From a digital marketing perspective, earning attention means driving traffic to your website. Once prospects have found your website, you need to build trust with them so that they wouldn’t dream of going anywhere else to purchase your product, good, or service. 

But… to start applying this approach to your inbound marketing efforts, you first need to understand why your current leads stink and what you can do to fix it.

1. You’re jumping straight to the bottom of the funnel 

Spoiler alert: Most inbound leads aren’t looking for a hard sell. 

They’re real people on the internet doing research to avoid talking to a salesperson. So take that into consideration when crafting your inbound experience. 

If your inbound lead is still in the research phase of their big purchase, don’t rush the process! Create content to aid their movement through the buyer’s journey.

At this point, they’re looking for education. Help them learn about what they’re buying so they feel comfortable moving forward. This way, you’re not forcing them into a sales conversation they’re not ready for. 

As your sales team learns to take a slightly more gentle approach, they’ll soon realize that inbound, educational content is the best way to help these top-of-funnel leads self-discover that your solution is the perfect fit for their pain points.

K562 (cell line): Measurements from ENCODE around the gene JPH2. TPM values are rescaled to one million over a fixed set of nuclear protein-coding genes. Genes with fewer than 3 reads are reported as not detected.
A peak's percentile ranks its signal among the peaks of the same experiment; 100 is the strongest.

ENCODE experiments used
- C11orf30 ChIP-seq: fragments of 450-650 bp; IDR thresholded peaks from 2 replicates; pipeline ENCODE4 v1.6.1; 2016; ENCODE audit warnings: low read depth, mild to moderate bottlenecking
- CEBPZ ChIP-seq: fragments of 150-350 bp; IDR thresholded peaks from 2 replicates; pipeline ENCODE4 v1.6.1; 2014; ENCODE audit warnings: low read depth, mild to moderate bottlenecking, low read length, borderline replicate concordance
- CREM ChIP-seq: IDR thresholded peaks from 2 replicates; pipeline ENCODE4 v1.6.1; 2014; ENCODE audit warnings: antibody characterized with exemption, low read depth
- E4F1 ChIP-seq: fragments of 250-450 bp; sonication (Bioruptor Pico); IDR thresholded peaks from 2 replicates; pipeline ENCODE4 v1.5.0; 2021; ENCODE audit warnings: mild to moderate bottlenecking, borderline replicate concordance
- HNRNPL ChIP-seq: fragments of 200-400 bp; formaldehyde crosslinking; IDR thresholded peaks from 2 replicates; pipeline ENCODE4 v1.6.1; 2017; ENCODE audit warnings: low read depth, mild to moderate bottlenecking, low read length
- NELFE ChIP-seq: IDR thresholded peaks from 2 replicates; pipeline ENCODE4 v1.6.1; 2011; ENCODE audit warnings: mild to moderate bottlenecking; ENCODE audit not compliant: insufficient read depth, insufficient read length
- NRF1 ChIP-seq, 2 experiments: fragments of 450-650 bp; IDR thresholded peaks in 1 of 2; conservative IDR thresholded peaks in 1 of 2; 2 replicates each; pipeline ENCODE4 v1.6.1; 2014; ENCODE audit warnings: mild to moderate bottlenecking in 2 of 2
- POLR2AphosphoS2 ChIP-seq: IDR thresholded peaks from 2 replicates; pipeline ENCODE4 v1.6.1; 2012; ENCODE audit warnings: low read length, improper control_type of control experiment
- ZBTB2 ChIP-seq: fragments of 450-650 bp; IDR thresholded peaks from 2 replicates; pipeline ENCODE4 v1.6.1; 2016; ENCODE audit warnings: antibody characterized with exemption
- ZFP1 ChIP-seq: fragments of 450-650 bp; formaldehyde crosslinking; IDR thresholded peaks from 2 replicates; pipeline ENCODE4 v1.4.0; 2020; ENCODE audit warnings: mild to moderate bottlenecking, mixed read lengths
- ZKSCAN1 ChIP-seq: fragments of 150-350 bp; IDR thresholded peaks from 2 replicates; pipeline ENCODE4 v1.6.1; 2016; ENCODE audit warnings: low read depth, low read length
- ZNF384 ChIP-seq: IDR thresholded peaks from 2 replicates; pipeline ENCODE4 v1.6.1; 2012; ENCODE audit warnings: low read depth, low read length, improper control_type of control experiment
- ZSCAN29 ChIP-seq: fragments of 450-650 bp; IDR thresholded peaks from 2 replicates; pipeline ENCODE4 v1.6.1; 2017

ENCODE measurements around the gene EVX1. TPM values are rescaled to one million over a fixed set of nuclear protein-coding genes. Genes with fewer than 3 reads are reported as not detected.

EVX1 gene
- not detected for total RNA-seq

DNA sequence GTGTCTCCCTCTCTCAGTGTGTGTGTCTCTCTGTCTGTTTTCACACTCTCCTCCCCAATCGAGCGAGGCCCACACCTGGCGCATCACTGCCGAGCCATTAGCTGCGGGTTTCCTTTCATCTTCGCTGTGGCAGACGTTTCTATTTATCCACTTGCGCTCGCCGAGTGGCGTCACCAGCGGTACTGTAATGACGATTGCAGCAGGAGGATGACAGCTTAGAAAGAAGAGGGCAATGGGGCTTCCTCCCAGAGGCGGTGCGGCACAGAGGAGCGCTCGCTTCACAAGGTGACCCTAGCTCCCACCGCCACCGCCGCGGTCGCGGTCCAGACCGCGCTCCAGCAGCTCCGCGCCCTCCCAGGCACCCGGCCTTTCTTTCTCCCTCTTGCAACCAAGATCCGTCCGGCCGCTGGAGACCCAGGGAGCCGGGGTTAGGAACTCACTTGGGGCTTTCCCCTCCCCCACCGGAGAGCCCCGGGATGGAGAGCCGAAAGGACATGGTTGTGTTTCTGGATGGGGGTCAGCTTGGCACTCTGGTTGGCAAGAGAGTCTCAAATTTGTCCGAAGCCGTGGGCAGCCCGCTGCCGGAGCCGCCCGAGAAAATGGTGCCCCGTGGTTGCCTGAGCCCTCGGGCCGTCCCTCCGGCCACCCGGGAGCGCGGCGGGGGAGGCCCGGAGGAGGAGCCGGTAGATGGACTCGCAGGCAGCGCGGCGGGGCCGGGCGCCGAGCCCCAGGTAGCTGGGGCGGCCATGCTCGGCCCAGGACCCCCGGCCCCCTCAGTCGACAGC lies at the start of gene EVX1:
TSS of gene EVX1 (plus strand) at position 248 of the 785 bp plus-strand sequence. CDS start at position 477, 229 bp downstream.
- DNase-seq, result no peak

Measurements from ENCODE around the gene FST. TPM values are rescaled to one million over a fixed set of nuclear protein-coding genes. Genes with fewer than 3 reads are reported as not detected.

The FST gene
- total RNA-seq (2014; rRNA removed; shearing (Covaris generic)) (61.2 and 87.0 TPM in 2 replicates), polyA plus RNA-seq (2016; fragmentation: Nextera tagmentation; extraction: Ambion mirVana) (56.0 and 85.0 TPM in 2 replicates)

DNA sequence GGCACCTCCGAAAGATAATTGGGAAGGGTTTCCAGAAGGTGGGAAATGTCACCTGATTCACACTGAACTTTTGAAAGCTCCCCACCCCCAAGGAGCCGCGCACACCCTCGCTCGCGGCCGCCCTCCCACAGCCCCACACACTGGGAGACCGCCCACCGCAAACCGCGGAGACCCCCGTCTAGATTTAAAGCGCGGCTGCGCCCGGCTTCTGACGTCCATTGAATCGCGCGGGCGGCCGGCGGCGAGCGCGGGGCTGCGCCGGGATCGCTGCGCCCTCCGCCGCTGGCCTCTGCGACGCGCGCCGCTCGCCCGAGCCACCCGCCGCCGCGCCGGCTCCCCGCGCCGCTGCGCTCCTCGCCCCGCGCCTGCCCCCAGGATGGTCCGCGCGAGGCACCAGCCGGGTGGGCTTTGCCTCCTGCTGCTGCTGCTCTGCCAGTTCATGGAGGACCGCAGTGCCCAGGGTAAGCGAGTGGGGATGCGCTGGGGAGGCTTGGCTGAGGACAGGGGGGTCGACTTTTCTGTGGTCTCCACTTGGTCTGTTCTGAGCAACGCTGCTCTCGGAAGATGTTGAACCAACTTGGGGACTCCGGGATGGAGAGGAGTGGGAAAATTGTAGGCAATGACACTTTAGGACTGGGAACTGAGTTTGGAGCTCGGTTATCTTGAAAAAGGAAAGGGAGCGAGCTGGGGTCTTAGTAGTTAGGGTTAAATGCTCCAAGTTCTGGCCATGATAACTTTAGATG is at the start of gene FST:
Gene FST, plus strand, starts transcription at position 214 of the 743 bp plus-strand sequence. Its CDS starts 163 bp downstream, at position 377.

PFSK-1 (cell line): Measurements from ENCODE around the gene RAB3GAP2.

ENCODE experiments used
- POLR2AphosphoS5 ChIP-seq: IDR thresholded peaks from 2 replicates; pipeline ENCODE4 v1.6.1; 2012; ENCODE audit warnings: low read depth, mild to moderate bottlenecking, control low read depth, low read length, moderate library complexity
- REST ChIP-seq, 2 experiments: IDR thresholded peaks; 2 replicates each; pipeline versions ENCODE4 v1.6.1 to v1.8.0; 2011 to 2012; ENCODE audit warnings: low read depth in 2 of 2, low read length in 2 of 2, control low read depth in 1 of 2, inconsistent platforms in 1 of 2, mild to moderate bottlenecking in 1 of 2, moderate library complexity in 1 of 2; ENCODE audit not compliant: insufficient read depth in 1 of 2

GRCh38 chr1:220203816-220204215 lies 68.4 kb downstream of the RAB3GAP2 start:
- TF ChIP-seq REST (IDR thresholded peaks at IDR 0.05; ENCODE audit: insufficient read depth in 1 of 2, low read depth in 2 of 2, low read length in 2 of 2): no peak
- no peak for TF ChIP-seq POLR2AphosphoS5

Remember: you’re trying to earn (and more importantly maintain) their attention. What better way to keep them engaged than by answering all of their questions via carefully curated content before they truly enter the sales conversation?

2. You don’t know who your ideal customer is

Sometimes your leads may not be good because you don’t fully understand your ideal customer: What they want, think, and are concerned about. 

This is another instance where it’s not the lead’s fault that they’re not a good fit for your business, but your fault for not understanding who you should be selling to in the first place.

If you don’t know who your ideal customer is, it’s time to break out that whiteboard and start listing what you know about your buyers

Ask yourself: what are their pain points, what are their goals, and how can my business help them achieve those goals?

Once you have those traits defined, it’s much easier to produce content that attracts that audience and converts qualified leads.

If you get stuck, use ChatGPT as a discussion partner. Put in the information you know, and then ask the tool to list common attributes. Then, ask it to dive deeper into common questions, fears, and concerns

3. Your content doesn’t address the challenges of your ideal customer